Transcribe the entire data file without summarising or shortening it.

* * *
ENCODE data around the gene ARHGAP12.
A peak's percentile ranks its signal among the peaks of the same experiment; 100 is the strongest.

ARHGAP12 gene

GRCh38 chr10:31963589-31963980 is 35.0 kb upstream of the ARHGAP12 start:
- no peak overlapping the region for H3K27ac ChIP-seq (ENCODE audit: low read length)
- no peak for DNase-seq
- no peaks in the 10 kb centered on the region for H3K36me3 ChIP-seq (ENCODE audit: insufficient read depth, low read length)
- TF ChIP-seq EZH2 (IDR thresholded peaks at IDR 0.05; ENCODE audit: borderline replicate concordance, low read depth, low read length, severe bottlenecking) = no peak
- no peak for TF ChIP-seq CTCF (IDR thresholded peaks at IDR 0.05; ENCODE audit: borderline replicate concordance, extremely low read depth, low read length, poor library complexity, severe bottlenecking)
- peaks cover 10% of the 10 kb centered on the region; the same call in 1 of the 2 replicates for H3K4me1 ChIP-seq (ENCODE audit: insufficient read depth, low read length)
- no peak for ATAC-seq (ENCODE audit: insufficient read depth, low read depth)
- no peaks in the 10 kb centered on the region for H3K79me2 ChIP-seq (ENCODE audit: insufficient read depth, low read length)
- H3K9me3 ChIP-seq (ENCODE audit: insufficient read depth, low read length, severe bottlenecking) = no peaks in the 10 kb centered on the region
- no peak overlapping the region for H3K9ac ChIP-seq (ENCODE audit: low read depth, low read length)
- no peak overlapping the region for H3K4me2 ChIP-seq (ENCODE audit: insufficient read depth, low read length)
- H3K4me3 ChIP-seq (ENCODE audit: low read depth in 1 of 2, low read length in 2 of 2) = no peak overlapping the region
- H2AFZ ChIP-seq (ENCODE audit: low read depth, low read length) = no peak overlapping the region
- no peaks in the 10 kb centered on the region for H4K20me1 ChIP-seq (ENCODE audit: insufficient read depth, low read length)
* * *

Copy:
ENCODE data around the gene ARHGAP12.
A peak's percentile ranks its signal among the peaks of the same experiment; 100 is the strongest.

ARHGAP12 gene

GRCh38 chr10:31963589-31963980 is 35.0 kb upstream of the ARHGAP12 start:
- no peak overlapping the region for H3K27ac ChIP-seq (ENCODE audit: low read length)
- no peak for DNase-seq
- no peaks in the 10 kb centered on the region for H3K36me3 ChIP-seq (ENCODE audit: insufficient read depth, low read length)
- TF ChIP-seq EZH2 (IDR thresholded peaks at IDR 0.05; ENCODE audit: borderline replicate concordance, low read depth, low read length, severe bottlenecking) = no peak
- no peak for TF ChIP-seq CTCF (IDR thresholded peaks at IDR 0.05; ENCODE audit: borderline replicate concordance, extremely low read depth, low read length, poor library complexity, severe bottlenecking)
- peaks cover 10% of the 10 kb centered on the region; the same call in 1 of the 2 replicates for H3K4me1 ChIP-seq (ENCODE audit: insufficient read depth, low read length)
- no peak for ATAC-seq (ENCODE audit: insufficient read depth, low read depth)
- no peaks in the 10 kb centered on the region for H3K79me2 ChIP-seq (ENCODE audit: insufficient read depth, low read length)
- H3K9me3 ChIP-seq (ENCODE audit: insufficient read depth, low read length, severe bottlenecking) = no peaks in the 10 kb centered on the region
- no peak overlapping the region for H3K9ac ChIP-seq (ENCODE audit: low read depth, low read length)
- no peak overlapping the region for H3K4me2 ChIP-seq (ENCODE audit: insufficient read depth, low read length)
- H3K4me3 ChIP-seq (ENCODE audit: low read depth in 1 of 2, low read length in 2 of 2) = no peak overlapping the region
- H2AFZ ChIP-seq (ENCODE audit: low read depth, low read length) = no peak overlapping the region
- no peaks in the 10 kb centered on the region for H4K20me1 ChIP-seq (ENCODE audit: insufficient read depth, low read length)